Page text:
DDN has formally announced its hScaler Apache Hadoop appliance. This appliance is very well thought through, and builds on DDN's experience in providing storage for High Performance Computing (HPS). As Big Data moves from trial to production, the Big Data challenges change from developmental to operational, following the same trend as the preceding High Performance Computing (HPC) wave.
In high compute environments with large numbers of processors, the key challenge is to keep the data moving into and out of the processing units. It becomes essentially a manufacturing line workflow just-in-time management challenge of ensuring the right data is in the right processor at the right time. The faster the IO, the higher the quality of IO (e.g., fewer retries), the less the processors are waiting for IO, the greater the processor efficiency, the fewer the processors required. The fewer the processors required, the lower the parallel scaling overhead.
The hScaler combines the following components:
- DDN 12K SFA Appliance
- Integrated SFA Support for Hadoop HDFS files system
- Compute Nodes
- InfiniBand RDMA Network
- Integrated Management of System
- Integrated Management of DDN SFA Platform, Compute & Networking and Analytics Toolkit
- Cluster Management
IO latency and IO latency variance is reduced by:
- A reduction in protocol overhead by integrating the HDFS file system within the storage system;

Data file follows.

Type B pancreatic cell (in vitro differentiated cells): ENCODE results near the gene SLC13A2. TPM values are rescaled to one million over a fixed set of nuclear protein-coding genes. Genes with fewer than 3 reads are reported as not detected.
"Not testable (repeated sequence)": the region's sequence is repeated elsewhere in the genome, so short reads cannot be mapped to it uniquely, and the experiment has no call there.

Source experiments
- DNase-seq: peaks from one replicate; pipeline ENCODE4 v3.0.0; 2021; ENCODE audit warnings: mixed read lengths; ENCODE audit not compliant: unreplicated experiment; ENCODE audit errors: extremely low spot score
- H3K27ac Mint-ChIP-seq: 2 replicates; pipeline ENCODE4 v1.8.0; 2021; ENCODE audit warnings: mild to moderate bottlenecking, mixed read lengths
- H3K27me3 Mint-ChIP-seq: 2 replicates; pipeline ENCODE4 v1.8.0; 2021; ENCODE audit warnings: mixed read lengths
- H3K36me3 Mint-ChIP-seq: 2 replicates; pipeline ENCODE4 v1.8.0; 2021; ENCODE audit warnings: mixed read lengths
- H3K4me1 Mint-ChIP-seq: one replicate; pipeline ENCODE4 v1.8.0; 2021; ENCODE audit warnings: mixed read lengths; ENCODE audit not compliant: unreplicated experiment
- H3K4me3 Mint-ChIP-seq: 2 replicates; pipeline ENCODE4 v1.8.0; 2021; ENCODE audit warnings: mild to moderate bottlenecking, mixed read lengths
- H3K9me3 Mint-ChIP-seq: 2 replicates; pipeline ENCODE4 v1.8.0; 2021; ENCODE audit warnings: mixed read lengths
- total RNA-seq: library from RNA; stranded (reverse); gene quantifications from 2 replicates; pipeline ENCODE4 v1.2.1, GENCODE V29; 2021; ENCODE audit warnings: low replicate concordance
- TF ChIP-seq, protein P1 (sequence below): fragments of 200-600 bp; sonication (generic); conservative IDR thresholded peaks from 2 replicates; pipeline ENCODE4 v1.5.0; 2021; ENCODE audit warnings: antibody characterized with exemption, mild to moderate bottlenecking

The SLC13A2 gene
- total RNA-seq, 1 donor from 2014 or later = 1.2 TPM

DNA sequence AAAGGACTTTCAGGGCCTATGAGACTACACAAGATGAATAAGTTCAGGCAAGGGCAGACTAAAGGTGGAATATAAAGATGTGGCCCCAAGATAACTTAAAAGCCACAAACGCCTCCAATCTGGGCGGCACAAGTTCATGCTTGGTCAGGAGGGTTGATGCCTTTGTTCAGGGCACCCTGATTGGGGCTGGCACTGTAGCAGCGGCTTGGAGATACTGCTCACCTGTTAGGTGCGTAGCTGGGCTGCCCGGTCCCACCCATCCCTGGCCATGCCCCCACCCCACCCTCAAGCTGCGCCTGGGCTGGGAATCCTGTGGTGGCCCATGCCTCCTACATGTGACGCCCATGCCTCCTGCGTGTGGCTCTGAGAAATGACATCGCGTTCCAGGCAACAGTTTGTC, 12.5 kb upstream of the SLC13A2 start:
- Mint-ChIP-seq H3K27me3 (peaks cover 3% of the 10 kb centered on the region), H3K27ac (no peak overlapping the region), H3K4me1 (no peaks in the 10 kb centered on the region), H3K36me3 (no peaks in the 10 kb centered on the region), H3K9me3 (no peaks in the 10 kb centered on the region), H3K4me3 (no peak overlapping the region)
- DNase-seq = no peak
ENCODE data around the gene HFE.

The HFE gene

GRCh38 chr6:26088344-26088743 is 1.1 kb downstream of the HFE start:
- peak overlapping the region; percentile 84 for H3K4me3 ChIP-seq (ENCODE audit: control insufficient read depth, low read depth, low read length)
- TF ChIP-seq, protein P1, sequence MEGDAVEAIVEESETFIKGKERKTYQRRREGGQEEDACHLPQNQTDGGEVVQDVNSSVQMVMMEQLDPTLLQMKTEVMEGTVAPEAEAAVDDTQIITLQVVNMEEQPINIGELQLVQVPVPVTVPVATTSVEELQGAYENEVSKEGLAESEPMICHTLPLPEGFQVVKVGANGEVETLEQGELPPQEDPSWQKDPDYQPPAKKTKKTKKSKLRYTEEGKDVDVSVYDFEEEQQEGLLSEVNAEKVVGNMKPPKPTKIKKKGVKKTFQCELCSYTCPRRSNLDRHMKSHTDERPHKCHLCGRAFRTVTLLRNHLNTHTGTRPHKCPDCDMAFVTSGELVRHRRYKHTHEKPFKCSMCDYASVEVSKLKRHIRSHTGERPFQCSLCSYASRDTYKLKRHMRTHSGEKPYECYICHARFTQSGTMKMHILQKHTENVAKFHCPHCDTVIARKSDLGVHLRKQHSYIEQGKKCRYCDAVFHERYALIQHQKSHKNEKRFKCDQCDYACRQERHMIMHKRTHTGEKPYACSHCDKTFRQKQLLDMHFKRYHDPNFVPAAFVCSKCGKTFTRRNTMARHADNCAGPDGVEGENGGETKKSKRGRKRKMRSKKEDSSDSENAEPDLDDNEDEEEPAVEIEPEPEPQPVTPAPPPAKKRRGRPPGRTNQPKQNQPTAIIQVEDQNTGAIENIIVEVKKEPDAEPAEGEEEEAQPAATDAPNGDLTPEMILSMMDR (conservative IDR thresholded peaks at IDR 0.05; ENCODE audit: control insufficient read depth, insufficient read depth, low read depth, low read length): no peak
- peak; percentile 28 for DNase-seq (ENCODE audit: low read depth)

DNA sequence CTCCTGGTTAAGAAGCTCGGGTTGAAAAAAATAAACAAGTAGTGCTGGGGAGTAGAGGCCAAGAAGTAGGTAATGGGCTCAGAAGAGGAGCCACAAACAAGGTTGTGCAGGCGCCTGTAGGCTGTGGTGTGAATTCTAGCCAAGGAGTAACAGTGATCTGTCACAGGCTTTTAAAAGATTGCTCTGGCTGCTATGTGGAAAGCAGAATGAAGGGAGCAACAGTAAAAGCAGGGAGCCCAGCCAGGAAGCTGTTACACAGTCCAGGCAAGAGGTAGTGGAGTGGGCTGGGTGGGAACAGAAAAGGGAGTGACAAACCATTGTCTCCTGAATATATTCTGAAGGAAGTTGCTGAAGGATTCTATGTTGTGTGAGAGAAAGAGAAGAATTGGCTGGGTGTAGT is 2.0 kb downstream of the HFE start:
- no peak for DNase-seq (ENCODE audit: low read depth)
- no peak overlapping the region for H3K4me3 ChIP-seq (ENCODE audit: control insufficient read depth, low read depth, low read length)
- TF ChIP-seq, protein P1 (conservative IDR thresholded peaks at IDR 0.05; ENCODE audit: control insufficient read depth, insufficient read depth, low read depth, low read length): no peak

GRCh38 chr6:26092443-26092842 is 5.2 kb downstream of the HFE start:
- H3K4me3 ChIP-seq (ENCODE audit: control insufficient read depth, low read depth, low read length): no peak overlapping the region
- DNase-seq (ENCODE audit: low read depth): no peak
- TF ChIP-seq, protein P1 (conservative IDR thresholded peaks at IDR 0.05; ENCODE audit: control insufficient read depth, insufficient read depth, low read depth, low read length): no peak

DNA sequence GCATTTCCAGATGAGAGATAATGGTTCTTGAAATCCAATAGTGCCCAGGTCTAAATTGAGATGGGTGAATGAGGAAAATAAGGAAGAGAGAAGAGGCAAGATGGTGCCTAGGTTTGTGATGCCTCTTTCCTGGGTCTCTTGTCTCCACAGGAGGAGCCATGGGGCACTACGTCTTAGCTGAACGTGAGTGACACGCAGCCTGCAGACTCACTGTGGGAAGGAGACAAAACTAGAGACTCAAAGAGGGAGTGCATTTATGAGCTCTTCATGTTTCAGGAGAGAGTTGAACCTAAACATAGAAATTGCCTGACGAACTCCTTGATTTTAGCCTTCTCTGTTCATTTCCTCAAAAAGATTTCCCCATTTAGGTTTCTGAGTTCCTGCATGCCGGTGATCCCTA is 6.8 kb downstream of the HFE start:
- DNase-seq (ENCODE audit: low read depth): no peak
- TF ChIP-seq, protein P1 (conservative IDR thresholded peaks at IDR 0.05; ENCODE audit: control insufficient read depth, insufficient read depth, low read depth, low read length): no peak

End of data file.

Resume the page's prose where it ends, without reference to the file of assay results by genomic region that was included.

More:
- Elimination of IO retries (one of the worst disruptions in a highly parallel environment because it usually causes a restart of the pipeline). The elimination is achieved because of the in-flight reconstruction of IO errors;
- High speed InfiniBand interconnect;
- Single point of control for the management system;
- RDMA communication between all the Storage nodes.
In general, the higher the number of compute nodes, the greater the saving in nodes. Wikibon has been writing about the potential of reducing the number of cores required to run database system by improving IO latency and latency variance. This technique is also well understood in HPC. A good rule of thumb is a reduction of 192 node to 120 nodes. Traditional commodity servers and storage would require about 60% additional nodes. For traditional systems with over two hundred nodes, commodity servers would require twice as many nodes.
The table uses Wikibon estimates of costs, and does not take into account "soft" saving of people and flexibility. The potential for ease -of-use savings are significant, but more important are improvements in ability to guarantee job completion, and the ability to iterate the set-up quickly for new versions of software.
The disadvantages of hScaler (or any appliance) are the higher cost of the storage over commodity DAS storage, the higher cost of servers, and some loss of configuration flexibility. For any specific problem, it is usually possible to build a cheaper commodity solution; the problem is it can only be done after the system is installed, never beforehand!
For larger internet customers, DDN also offers a reference architecture built round the DDN 12K storage. For the future, creating an offering that will fit the OpenStack or Compute Foundation templates
Action Item: CTOs & CIOs moving from trial to production Hadoop should take a hard look at the DDN hScaler. In Wikibon's opinion, this is the best designed Hadoop appliance available.
Footnotes: Watch the video of David Floyer's Breaking Analysis on DDN with SiliconANGLE.